When they first fought Srisaket was an unknown outside of Asia, and was looking to make his second defense of the title which he had won by destroying the under0rated Yota Sato. Cuadras on the other hand was an unbeaten contender, and seen as one of the future stars for Mexican boxing having had a solid amateur career and been co-promoted by Teiken. Interestingly Teiken won the purse bids for that bout and arranged for it to be in Mexico, giving Cuadras the best chance of winning. And win is what he did, when the bout was stopped prematurely, giving Cuadras a technical decision victory, and seemingly bailed him out as Cuadras was starting to come on strong and wear down his man. It seemed the ending was very much a lucky escape for the Mexican fighter, who had looked great boxing and moving in the early rounds, but had burnt a lot of energy with his movement, and was visibly slowing in the rounds prior to the finish. Had the bout not been stopped there's a fair shout that Sriskaet would have either stopped Cuadras, or reeled him in on the scorecards.
Following his title win Cuadras seemed to do what he could to avoid a rematch with the Thai, who became mandatory for the WBC title when he beat Jose Salgado a year later in a final eliminator, but ended up waiting almost 2 years longer for his eventual shot, which came against Cuadras' conqueorer Roman Gonzalez. Despite the long wait he made the most of that bout, taking a questionable decision over Gonzalez, before destroying the Nicaraguan legend in a rematch to put himself firmly on the international stage. Sadly for Srisaket, despite his success against Gonzalez, he has had to wait 8 years now to get his hands back on Cuadras, and neither man has quite looked the same in recent bouts. Despite that this is a bout fans of the division will be looking forward to, and will be expecting real fireworks from. Fireworks we were denied somewhat in their first bout when Cuadras' movement played such a major factor in the action.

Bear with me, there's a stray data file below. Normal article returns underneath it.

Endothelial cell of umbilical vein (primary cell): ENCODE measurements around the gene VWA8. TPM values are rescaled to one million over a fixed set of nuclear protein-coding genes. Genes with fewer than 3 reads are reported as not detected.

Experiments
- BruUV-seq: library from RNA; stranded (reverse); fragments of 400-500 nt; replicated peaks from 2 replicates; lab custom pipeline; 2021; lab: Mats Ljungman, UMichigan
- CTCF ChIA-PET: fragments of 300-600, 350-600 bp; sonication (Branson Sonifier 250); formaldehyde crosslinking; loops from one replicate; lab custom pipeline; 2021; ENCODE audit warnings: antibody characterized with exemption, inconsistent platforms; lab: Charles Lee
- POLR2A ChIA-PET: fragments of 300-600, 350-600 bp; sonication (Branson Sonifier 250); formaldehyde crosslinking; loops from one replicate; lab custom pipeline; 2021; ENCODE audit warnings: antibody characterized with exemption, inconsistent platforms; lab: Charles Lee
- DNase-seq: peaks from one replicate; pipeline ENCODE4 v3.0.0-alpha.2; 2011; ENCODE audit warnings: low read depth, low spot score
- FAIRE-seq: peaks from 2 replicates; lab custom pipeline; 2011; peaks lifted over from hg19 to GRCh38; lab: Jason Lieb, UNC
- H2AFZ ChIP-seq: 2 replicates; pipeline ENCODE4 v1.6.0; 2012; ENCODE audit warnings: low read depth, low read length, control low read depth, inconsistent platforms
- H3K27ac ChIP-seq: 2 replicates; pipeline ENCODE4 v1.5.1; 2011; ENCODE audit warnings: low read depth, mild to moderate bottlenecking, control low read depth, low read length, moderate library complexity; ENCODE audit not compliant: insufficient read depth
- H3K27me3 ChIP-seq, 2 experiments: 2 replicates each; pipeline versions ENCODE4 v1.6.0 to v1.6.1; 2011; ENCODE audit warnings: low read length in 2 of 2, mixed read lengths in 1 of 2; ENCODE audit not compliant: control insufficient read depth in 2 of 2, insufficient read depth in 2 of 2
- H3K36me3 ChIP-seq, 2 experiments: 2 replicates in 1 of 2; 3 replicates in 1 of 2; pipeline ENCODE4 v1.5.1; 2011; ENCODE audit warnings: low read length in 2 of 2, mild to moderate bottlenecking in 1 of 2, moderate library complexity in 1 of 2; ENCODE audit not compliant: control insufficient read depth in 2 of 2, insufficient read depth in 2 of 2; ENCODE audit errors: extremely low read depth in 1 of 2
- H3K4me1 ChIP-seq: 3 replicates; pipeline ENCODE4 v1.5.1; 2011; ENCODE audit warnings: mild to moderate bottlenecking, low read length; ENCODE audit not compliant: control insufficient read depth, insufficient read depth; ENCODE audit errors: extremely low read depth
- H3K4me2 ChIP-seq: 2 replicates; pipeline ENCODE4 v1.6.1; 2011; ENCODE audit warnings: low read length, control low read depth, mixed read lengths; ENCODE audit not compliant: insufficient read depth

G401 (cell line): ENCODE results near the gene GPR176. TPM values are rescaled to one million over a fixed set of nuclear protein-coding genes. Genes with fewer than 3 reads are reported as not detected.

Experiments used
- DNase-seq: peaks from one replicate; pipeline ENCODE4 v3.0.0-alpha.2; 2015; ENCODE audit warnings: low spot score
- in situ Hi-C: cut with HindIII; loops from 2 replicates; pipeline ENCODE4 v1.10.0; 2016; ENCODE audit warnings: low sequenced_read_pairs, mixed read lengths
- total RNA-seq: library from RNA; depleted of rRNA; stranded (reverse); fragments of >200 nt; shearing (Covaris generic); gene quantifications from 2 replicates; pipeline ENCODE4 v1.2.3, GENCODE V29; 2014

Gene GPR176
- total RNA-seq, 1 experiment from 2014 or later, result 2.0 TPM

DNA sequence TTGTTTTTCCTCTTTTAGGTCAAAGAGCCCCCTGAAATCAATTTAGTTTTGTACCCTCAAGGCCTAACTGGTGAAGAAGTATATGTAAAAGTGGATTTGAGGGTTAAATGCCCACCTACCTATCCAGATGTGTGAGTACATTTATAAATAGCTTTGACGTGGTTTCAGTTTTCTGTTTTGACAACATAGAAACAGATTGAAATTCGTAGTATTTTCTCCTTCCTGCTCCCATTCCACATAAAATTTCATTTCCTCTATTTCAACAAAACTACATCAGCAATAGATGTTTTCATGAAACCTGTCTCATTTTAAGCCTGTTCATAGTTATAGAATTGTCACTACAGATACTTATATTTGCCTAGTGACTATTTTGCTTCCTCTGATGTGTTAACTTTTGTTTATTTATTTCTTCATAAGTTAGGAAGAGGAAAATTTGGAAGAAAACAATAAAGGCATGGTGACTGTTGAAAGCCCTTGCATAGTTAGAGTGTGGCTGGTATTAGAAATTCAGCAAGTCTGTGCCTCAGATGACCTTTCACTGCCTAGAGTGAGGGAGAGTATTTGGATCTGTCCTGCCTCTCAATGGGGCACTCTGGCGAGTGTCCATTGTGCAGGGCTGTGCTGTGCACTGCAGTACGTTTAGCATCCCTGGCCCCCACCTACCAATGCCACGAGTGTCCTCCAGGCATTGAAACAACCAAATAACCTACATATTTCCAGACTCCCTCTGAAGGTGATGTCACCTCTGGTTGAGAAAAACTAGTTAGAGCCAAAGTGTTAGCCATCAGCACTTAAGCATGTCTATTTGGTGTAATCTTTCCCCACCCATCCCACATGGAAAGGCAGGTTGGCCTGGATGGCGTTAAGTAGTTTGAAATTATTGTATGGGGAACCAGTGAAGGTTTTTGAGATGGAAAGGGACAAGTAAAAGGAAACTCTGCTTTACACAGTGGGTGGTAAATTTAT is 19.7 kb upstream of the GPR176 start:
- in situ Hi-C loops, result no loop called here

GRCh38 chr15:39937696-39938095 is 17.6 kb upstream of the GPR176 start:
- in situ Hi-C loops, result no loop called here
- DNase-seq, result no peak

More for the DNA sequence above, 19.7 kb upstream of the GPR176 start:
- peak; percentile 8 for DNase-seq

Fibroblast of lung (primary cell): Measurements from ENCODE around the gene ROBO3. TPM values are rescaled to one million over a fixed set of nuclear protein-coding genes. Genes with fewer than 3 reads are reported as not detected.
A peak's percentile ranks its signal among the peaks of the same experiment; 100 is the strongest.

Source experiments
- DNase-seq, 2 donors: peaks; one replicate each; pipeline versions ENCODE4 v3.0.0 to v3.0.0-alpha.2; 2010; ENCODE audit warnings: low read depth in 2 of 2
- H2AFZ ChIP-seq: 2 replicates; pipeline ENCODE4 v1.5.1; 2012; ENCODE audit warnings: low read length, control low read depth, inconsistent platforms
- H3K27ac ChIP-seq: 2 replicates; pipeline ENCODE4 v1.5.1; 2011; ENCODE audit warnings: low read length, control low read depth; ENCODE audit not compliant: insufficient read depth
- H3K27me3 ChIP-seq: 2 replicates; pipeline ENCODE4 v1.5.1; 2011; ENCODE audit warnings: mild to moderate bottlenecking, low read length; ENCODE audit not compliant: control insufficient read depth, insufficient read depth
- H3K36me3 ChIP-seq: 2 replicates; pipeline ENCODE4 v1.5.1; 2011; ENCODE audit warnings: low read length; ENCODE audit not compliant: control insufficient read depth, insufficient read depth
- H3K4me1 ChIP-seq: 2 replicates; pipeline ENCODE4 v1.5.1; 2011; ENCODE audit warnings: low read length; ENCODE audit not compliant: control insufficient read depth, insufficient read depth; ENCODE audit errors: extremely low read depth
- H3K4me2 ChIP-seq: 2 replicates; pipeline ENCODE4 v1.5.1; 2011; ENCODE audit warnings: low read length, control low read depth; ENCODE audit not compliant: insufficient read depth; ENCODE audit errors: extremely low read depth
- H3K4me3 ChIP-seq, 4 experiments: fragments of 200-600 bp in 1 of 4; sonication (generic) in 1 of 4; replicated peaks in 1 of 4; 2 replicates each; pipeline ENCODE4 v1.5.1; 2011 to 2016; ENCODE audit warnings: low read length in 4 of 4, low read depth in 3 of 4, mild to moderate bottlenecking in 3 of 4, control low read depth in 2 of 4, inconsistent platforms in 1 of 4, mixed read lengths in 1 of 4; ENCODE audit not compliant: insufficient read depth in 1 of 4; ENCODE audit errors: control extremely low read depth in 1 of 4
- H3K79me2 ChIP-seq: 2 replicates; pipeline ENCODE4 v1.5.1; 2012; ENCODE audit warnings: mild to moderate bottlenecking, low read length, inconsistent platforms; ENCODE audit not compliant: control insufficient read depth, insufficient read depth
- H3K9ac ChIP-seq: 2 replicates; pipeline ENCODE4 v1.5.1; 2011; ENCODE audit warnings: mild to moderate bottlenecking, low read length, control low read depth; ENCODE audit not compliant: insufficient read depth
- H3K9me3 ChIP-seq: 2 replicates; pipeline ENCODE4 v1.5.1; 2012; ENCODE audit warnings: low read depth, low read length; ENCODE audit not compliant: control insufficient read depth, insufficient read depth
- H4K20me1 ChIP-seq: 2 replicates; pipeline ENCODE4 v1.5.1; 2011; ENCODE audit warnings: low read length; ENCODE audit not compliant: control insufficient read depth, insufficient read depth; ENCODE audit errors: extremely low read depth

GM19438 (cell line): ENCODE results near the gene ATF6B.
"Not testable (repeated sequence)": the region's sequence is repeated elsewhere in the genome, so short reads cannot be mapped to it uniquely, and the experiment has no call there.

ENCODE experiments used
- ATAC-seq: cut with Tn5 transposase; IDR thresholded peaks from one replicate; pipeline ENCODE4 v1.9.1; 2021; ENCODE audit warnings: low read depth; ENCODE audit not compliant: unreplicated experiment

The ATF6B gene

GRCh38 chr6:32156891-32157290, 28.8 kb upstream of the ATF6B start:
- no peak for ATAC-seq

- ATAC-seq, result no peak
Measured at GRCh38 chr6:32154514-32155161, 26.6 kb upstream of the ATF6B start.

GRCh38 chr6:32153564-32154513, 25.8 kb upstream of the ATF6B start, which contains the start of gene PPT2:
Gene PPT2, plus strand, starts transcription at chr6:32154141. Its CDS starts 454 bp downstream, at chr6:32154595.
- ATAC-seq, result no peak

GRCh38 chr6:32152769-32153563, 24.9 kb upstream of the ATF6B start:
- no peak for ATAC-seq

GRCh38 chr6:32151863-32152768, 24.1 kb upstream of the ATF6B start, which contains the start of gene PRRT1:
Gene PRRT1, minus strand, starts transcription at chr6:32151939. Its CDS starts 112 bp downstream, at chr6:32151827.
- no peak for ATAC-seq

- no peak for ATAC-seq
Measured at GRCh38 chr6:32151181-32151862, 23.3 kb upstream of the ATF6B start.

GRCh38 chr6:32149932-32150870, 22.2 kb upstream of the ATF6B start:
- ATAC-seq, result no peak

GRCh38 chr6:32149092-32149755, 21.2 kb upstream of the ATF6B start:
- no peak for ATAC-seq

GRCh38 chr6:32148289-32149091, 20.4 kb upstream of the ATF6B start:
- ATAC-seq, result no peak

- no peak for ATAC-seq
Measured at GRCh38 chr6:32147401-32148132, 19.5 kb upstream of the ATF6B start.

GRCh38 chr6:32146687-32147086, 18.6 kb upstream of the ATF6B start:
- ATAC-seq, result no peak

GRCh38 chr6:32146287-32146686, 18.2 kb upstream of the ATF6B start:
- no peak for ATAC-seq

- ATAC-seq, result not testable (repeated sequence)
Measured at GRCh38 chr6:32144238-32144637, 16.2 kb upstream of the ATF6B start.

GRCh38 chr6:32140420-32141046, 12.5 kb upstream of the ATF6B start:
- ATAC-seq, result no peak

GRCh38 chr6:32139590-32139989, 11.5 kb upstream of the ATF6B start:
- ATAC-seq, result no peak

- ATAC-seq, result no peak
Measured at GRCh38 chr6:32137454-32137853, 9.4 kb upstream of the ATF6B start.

Thankfully neither man really needs much of an introduction thanks to the fact both have had numerous big bouts available around the world in recent years. But still it is worth quickly looking over what the two men have done, and what they bring to the ring.
The heavy handed Srisaket is a beat of a fighter with a physically imposing style that combines relentless pressure, physical toughness and strength and freakish punching power. At his best he was a total monster, and someone fighters did their best to ignore. He showed how good he was in his prime against Yota Sato, destroying the talented Japanese fighter who retired soon afterwards. He also showed it when he dismantled Jose Salgado. Sadly though his most notable bouts came when he was perhaps on the slide a little bit, with both of his wins over Roman Gonzalez and his win over Juan Francisco Estrada coming after his 30th birthday. He wasn't shot, not by any means, but he was starting to lose something and that became particularly clear when he faced Hiram Irak Diaz, in 2018 just 18 months after the first Gonzalez fight, and against Amnat Ruenroeng in 2020. It's been a slow regression, hidden by his power, but it has been clear for those following him over the last decade or so.